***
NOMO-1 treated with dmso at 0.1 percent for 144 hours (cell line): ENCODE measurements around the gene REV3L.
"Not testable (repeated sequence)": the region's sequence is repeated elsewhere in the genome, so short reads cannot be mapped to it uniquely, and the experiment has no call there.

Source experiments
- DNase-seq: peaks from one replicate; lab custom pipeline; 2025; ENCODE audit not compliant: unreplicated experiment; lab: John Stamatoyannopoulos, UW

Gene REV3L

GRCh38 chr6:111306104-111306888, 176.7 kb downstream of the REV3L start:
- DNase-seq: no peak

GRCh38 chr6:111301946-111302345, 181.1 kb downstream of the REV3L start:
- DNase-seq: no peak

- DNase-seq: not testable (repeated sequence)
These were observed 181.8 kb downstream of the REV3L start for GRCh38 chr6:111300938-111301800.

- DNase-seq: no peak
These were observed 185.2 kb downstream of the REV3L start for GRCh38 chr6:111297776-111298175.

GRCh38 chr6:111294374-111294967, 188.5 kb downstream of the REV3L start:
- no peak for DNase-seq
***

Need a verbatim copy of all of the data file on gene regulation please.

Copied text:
NOMO-1 treated with dmso at 0.1 percent for 144 hours (cell line): ENCODE measurements around the gene REV3L.
"Not testable (repeated sequence)": the region's sequence is repeated elsewhere in the genome, so short reads cannot be mapped to it uniquely, and the experiment has no call there.

Source experiments
- DNase-seq: peaks from one replicate; lab custom pipeline; 2025; ENCODE audit not compliant: unreplicated experiment; lab: John Stamatoyannopoulos, UW

Gene REV3L

GRCh38 chr6:111306104-111306888, 176.7 kb downstream of the REV3L start:
- DNase-seq: no peak

GRCh38 chr6:111301946-111302345, 181.1 kb downstream of the REV3L start:
- DNase-seq: no peak

- DNase-seq: not testable (repeated sequence)
These were observed 181.8 kb downstream of the REV3L start for GRCh38 chr6:111300938-111301800.

- DNase-seq: no peak
These were observed 185.2 kb downstream of the REV3L start for GRCh38 chr6:111297776-111298175.

GRCh38 chr6:111294374-111294967, 188.5 kb downstream of the REV3L start:
- no peak for DNase-seq